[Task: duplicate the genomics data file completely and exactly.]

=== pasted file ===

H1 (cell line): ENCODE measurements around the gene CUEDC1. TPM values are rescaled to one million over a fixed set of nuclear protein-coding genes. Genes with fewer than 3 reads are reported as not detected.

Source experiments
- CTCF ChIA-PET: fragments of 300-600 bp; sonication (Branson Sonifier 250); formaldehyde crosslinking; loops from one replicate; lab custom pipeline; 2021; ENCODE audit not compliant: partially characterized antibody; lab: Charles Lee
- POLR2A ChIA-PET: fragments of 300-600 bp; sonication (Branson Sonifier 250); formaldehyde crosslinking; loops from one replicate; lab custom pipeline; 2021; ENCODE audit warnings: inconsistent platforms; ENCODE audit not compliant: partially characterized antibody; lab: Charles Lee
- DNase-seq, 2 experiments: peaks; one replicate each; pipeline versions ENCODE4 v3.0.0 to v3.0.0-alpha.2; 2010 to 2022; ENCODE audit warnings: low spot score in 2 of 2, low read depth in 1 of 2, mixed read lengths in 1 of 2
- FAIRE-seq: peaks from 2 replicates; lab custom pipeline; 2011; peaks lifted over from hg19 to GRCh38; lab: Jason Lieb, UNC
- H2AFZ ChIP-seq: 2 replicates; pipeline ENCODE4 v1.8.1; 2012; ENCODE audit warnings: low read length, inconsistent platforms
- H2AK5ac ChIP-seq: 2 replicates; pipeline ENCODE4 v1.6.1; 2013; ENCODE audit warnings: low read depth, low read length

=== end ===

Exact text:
H1 (cell line): ENCODE measurements around the gene CUEDC1. TPM values are rescaled to one million over a fixed set of nuclear protein-coding genes. Genes with fewer than 3 reads are reported as not detected.

Source experiments
- CTCF ChIA-PET: fragments of 300-600 bp; sonication (Branson Sonifier 250); formaldehyde crosslinking; loops from one replicate; lab custom pipeline; 2021; ENCODE audit not compliant: partially characterized antibody; lab: Charles Lee
- POLR2A ChIA-PET: fragments of 300-600 bp; sonication (Branson Sonifier 250); formaldehyde crosslinking; loops from one replicate; lab custom pipeline; 2021; ENCODE audit warnings: inconsistent platforms; ENCODE audit not compliant: partially characterized antibody; lab: Charles Lee
- DNase-seq, 2 experiments: peaks; one replicate each; pipeline versions ENCODE4 v3.0.0 to v3.0.0-alpha.2; 2010 to 2022; ENCODE audit warnings: low spot score in 2 of 2, low read depth in 1 of 2, mixed read lengths in 1 of 2
- FAIRE-seq: peaks from 2 replicates; lab custom pipeline; 2011; peaks lifted over from hg19 to GRCh38; lab: Jason Lieb, UNC
- H2AFZ ChIP-seq: 2 replicates; pipeline ENCODE4 v1.8.1; 2012; ENCODE audit warnings: low read length, inconsistent platforms
- H2AK5ac ChIP-seq: 2 replicates; pipeline ENCODE4 v1.6.1; 2013; ENCODE audit warnings: low read depth, low read length